Challenges in Removing B/Yamagata Component from Global Flu Vaccines Amid Regulatory Complexities

January 16, 2024

In response to the disappearance of the B/Yamagata strain of flu B virus during the COVID-19 pandemic, the WHO and some national drug regulators have recommended removing it from flu vaccines. However, the International Federation of Pharmaceutical Manufacturers and Associations (IFPMA) argues that a complete transition for Northern Hemisphere flu vaccines will take place in the 2025-2026 cycle, with Southern Hemisphere vaccines following in winter 2026. This change is more complex than it appears due to regulatory and manufacturing challenges.

Flu vaccines typically target four virus types, including two influenza A viruses and two flu B viruses (B/Victoria and B/Yamagata). Including both flu B viruses in vaccines is relatively recent and aimed at improving effectiveness. However, B/Yamagata viruses have been less prevalent and evolving slower than B/Victoria viruses, suggesting their removal from vaccines.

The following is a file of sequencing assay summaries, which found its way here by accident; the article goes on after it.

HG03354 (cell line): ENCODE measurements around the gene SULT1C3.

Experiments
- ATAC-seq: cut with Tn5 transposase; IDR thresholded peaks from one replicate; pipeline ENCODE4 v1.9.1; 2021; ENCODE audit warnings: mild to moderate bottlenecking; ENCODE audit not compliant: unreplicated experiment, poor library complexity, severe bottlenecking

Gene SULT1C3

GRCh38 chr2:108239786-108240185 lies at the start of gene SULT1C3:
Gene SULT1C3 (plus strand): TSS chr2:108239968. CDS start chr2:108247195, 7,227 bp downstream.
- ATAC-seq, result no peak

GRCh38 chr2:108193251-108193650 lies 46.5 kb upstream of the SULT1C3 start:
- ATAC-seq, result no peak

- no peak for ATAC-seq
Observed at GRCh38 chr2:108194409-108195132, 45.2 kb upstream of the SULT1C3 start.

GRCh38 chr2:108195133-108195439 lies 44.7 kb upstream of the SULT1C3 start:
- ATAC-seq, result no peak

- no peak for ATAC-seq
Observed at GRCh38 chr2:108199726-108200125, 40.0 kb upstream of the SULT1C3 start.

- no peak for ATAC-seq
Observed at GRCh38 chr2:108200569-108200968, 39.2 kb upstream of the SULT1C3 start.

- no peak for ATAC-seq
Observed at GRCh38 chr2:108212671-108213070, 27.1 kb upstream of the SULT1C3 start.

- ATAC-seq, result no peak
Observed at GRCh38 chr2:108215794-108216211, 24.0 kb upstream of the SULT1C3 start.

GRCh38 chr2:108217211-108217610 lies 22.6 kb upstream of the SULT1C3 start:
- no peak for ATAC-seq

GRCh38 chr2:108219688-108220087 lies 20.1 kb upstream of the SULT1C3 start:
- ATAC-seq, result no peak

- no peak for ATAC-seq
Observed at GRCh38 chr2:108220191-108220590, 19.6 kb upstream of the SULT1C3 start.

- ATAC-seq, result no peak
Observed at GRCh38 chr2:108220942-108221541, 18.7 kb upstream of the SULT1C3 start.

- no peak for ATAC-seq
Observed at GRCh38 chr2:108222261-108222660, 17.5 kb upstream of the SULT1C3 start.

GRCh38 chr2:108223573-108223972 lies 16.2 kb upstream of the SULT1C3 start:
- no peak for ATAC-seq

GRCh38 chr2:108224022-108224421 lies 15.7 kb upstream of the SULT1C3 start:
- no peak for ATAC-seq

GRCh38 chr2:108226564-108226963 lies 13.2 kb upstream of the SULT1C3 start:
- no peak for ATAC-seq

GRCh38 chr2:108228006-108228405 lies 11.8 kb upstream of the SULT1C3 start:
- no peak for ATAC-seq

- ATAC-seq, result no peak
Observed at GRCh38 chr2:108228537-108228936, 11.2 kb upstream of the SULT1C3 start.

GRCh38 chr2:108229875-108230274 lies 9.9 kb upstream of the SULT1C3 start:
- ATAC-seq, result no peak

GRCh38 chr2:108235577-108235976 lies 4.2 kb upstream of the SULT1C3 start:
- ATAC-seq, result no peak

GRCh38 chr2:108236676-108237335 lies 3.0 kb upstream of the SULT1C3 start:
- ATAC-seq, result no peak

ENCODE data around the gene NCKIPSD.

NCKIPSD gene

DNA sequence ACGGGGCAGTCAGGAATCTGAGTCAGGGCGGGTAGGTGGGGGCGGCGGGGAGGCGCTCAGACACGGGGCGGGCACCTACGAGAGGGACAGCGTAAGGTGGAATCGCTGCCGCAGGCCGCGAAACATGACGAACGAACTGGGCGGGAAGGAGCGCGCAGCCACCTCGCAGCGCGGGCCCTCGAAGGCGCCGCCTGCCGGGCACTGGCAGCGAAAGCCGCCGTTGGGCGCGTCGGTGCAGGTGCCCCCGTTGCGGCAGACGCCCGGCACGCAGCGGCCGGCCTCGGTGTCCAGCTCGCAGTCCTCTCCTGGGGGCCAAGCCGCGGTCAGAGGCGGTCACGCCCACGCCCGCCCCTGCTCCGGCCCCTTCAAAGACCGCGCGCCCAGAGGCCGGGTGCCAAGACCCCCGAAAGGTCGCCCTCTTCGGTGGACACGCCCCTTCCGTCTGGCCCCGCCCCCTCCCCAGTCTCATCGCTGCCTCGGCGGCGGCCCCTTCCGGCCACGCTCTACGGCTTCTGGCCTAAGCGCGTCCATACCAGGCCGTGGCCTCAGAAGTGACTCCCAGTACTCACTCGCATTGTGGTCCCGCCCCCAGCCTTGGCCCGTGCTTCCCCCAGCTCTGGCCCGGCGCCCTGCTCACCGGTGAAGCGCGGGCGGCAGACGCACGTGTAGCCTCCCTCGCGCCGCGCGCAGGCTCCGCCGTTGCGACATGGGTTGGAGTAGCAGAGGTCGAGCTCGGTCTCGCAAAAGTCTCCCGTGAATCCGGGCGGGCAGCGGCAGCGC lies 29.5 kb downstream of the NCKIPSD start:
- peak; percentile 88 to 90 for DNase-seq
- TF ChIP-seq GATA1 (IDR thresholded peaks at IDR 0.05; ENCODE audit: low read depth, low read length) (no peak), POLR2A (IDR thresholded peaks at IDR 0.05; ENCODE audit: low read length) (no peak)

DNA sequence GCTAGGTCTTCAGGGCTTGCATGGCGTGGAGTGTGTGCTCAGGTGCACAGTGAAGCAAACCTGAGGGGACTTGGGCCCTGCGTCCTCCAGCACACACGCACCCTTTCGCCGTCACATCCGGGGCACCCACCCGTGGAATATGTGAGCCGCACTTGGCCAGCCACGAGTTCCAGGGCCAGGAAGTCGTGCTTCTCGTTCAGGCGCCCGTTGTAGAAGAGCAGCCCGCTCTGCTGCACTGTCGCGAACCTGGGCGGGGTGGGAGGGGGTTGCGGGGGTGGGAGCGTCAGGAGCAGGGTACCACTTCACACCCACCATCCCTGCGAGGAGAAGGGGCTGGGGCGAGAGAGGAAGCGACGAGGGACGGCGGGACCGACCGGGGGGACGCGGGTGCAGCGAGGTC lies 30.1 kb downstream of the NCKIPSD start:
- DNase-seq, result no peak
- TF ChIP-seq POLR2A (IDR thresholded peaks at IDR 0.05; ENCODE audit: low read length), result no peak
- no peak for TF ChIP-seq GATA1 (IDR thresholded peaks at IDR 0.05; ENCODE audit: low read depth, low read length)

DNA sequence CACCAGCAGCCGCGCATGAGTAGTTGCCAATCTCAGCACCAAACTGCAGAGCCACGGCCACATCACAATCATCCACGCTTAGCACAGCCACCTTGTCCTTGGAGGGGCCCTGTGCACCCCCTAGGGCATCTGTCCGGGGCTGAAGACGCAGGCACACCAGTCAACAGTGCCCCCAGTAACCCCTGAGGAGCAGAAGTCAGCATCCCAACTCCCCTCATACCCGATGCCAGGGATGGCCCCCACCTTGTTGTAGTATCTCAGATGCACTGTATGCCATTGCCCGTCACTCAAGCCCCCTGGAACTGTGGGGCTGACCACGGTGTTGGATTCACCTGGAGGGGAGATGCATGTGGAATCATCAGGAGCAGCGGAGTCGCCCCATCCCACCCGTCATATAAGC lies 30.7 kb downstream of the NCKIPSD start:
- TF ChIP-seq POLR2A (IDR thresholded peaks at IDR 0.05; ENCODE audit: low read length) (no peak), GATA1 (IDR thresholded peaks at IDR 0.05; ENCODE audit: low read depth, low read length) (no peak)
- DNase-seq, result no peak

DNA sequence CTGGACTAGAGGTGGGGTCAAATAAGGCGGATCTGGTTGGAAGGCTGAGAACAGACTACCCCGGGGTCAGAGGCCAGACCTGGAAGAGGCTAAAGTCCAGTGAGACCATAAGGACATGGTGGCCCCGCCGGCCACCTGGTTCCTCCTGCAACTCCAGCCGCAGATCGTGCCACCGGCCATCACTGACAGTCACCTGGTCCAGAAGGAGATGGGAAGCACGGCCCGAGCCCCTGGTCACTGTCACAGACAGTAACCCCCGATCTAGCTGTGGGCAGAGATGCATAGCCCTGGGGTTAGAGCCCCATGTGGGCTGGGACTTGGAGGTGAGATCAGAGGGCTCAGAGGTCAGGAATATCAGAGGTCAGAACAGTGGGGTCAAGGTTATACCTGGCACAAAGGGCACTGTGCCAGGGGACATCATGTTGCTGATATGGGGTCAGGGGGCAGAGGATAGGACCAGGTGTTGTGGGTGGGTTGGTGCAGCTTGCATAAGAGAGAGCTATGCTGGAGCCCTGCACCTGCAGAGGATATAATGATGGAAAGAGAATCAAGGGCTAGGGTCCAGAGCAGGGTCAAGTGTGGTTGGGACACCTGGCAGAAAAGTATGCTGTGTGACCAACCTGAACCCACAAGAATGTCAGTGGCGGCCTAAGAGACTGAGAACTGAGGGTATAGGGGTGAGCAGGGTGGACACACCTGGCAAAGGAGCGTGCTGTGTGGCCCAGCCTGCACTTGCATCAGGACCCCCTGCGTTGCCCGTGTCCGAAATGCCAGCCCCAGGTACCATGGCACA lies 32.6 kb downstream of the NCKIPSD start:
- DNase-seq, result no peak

The shift from quadrivalent to trivalent vaccines is complicated by regulatory requirements across different countries and the need for revalidation and approval of manufacturing processes. The transition involves significant logistical hurdles, with approximately 350 trivalent vaccine licenses needing updates and coordination with about 170 regulatory agencies.

The IFPMA advocates for a synchronized global shift to avoid supply issues. While some experts believe the U.S. could transition faster due to existing regulatory frameworks, the FDA and vaccine manufacturers are still discussing the specifics of this change. The situation will likely become more apparent after the WHO’s meeting in February, where strain selections for the following flu vaccines are determined.

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[Source: STAT, January 16th, 2024]

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